Epididymal cysts

The diagnosis of an epididymal cyst can usually be made by physical examination alone. Further tests are not usually required.

Testicular torsion

Testicular torsion is usually diagnosed by the distinctive symptoms of severe testicular pain and swelling.

The diagnosis can be confirmed by using an ultrasound scanner, or magnetic resonance imaging (MRI) that uses a strong magnetic field and radio waves to produce detailed pictures of the inside of your body. However, these tests may delay the urgent need for surgical treatment, and so it is unlikely that these tests will be carried out.

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Treatment

Treatment for your testicular lump will depend on the underlying cause of the lump. 

Varicoceles

In most cases, varicoceles do not require treatment. If you have a varicocele, and you are experiencing pain or discomfort, you can:

  • taking painkillers, such as paracetamol
  • wear tight-fitting, supportive underwear

Surgery may be recommended if your varicocele is causing you pain or discomfort.

Surgery

A surgical technique called varicocele embolisation can be used to treat varicocele.  You will usually be referred to a urologist (a doctor who specialises in treating conditions that affect the urinary system) to discuss the benefits and risks of surgery.

A varicocele embolisation is usually carried out on an out-patient basis, which means that you will not have to stay in hospital overnight. You will usually be given a local anaesthetic (painkilling medication to numb the affected area).

The surgeon will use X-ray equipment to guide a tiny tube into the affected veins in your testicles.  They will then use metal coils or a special liquid to block the veins. Blood will then bypass the blocked veins, reducing the swelling and removing the varicocele.

Varicocele embolisation is a very safe procedure, although there is a small risk of infection. If infection occurs, it can be treated using antibiotics (medication to treat bacterial infections). Other possible risks include:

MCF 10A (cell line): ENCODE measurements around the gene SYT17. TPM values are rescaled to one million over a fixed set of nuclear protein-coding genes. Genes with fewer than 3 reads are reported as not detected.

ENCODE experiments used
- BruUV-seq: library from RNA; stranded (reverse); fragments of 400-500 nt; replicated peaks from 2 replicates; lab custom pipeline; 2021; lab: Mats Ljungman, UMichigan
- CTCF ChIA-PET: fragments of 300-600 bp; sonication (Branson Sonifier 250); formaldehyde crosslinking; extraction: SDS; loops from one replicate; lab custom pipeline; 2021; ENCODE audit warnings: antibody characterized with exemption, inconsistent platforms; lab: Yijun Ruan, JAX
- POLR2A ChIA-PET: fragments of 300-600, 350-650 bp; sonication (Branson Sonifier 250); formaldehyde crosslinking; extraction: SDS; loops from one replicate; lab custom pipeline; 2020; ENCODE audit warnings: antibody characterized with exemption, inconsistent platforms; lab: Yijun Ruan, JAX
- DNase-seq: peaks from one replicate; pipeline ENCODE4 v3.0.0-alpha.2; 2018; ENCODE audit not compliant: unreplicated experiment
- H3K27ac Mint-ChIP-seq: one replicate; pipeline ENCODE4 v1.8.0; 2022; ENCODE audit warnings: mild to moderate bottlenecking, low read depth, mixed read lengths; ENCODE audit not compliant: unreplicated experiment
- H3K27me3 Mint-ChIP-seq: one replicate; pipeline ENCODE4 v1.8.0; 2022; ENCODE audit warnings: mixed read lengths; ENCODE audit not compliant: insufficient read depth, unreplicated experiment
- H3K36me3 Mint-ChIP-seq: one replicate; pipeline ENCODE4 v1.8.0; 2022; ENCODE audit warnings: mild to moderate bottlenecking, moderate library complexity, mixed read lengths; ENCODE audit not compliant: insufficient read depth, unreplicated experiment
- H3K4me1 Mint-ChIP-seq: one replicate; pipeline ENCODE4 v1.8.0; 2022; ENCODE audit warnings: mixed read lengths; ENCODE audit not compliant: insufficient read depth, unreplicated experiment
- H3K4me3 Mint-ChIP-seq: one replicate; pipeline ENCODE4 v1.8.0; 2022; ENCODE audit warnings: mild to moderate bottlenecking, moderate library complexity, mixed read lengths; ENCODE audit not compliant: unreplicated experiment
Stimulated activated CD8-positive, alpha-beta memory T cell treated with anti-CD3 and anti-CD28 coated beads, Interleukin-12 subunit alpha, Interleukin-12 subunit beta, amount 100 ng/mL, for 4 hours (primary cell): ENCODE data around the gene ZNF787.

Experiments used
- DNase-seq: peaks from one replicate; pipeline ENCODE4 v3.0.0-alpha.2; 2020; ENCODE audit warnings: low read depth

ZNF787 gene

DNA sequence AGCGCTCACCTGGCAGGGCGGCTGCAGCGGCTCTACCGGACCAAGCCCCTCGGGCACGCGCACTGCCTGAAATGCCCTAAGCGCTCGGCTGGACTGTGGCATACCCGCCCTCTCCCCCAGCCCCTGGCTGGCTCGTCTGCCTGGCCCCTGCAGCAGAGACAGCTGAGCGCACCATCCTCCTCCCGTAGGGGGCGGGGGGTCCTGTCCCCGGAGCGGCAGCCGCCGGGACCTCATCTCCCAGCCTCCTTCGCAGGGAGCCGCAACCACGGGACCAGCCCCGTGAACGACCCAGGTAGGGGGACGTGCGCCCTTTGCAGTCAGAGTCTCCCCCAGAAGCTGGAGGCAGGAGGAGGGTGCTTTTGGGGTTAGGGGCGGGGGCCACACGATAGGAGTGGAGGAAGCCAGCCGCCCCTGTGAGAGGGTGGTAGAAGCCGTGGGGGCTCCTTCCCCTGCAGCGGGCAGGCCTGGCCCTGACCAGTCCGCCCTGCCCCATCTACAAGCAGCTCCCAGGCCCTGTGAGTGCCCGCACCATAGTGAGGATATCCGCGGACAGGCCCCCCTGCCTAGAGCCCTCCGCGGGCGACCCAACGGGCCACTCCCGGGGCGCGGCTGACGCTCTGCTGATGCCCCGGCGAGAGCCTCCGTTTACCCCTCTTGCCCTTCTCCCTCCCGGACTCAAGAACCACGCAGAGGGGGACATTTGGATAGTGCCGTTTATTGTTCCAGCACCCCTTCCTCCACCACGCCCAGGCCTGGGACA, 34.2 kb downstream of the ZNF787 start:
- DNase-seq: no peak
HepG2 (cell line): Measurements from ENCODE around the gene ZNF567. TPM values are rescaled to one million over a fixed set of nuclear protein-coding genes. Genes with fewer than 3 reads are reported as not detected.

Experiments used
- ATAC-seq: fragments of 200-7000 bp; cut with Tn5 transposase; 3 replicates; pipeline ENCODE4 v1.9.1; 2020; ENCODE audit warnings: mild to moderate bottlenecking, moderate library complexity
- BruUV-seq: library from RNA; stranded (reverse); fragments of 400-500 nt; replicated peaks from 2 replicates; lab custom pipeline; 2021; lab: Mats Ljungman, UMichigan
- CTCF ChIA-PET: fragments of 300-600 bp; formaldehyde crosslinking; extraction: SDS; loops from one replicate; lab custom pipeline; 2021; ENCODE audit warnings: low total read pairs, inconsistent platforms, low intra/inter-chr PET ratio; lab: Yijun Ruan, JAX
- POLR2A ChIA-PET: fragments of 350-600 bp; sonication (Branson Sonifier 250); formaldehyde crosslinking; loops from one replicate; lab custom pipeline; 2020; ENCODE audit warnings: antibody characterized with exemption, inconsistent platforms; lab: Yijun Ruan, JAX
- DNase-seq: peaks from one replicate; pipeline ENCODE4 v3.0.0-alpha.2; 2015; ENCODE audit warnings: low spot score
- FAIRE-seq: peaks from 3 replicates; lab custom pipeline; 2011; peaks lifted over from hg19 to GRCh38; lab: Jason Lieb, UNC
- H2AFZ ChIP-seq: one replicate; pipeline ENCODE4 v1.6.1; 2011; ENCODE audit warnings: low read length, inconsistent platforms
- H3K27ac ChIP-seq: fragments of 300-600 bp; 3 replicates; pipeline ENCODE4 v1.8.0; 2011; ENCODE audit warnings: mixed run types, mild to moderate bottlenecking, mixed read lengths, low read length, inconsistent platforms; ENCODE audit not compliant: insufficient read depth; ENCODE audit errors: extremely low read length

• the varicocele returning 
  • numbness or pain in the scrotum (loose sac of skin that contains the testicles)

Some varicoceles require a different treatment in the form of surgery to directly divide the dilated (widened) veins. This is usually performed under general anaesthetic so you will be unconscious. Your surgeon will make an incision in your groin, then find and remove the dilated veins.

More than 9 out of 10 varicoceles are successfully removed through surgery.

Hydroceles

Hydroceles in newborn babies usually disappear on their own within the first year or two of life.  Treatment for hydroceles is usually only required if they persist for longer than this or if they begin to cause troublesome symptoms. Hydroceles in older boys and men may be treated if they are causing pain or discomfort.

Surgery

If you require treatment for hydroceles, a surgical procedure, known as a hydrocelectomy, may be recommended.

A hydrocelectomy is carried out under general anaesthetic. The surgeon will make an incision in the scrotum in order to drain away the fluid, before sealing the passageway between the abdomen (tummy) and the scrotum. The incision is sealed using dissolvable stitches. Most people will be able to return home soon after the operation.

As with a varicocele embolisation, with hydrocelectomy there is a small risk of infection. Children may be given antibiotics before or during the operation in order to prevent infection.

Epididymal cysts

Epididymal cysts do not usually require treatment.  However, if they are causing troublesome symptoms, you may be referred to a urologist.

Your urologist may recommend further treatment, or may suggest surgically removing the entire cyst under a local anaesthetic. This may leave some scarring.

Testicular torsion